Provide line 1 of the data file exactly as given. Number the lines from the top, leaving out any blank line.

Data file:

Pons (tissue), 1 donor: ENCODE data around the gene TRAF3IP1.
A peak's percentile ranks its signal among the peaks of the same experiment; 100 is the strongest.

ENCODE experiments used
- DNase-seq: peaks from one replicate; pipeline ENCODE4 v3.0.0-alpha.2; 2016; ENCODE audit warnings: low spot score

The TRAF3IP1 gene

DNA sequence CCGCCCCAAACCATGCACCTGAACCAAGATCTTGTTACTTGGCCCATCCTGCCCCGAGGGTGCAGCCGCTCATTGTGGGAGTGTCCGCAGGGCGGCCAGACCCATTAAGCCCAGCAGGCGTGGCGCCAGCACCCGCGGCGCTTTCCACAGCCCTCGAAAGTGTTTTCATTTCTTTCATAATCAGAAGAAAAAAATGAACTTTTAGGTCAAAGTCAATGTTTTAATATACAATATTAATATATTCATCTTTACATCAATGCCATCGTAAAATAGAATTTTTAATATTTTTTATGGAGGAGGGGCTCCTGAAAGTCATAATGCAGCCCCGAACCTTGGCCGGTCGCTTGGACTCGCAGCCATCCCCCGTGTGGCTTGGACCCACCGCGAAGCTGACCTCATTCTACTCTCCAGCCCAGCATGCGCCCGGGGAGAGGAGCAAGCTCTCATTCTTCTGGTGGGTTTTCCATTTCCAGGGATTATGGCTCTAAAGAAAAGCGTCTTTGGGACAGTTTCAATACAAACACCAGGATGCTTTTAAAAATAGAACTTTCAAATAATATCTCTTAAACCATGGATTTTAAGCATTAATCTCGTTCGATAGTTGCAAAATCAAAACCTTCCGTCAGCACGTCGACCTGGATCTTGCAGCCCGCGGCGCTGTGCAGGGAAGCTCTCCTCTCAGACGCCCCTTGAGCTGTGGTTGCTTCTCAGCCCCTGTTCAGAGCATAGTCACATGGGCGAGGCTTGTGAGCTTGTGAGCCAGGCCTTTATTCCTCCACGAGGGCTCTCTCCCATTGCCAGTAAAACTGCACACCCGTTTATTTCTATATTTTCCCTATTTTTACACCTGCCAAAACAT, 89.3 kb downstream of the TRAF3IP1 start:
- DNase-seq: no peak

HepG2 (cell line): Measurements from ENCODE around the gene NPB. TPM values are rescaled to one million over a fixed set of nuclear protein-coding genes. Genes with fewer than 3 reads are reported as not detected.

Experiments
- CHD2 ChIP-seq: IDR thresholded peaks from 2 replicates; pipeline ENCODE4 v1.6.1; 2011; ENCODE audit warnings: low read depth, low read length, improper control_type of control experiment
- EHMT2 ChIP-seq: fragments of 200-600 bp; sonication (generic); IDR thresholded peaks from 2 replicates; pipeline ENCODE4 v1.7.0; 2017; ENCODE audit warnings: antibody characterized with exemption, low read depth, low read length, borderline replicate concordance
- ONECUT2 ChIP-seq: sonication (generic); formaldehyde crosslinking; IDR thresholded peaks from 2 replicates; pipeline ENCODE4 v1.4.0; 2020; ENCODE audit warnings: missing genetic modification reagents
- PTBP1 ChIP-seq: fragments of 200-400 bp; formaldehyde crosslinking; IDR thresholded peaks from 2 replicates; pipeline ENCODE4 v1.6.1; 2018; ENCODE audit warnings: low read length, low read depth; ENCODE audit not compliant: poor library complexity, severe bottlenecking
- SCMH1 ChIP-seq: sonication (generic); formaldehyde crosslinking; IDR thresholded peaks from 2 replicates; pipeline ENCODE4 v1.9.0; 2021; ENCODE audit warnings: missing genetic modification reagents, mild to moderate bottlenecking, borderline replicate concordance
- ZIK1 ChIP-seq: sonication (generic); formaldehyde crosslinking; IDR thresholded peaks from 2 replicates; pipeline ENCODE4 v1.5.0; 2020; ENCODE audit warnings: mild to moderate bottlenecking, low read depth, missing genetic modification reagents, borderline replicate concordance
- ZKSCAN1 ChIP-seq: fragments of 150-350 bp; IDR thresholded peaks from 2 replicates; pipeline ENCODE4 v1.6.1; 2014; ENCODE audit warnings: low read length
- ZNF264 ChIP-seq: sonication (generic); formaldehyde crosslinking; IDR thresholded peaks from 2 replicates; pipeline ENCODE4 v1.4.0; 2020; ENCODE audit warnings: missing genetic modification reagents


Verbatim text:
Pons (tissue), 1 donor: ENCODE data around the gene TRAF3IP1.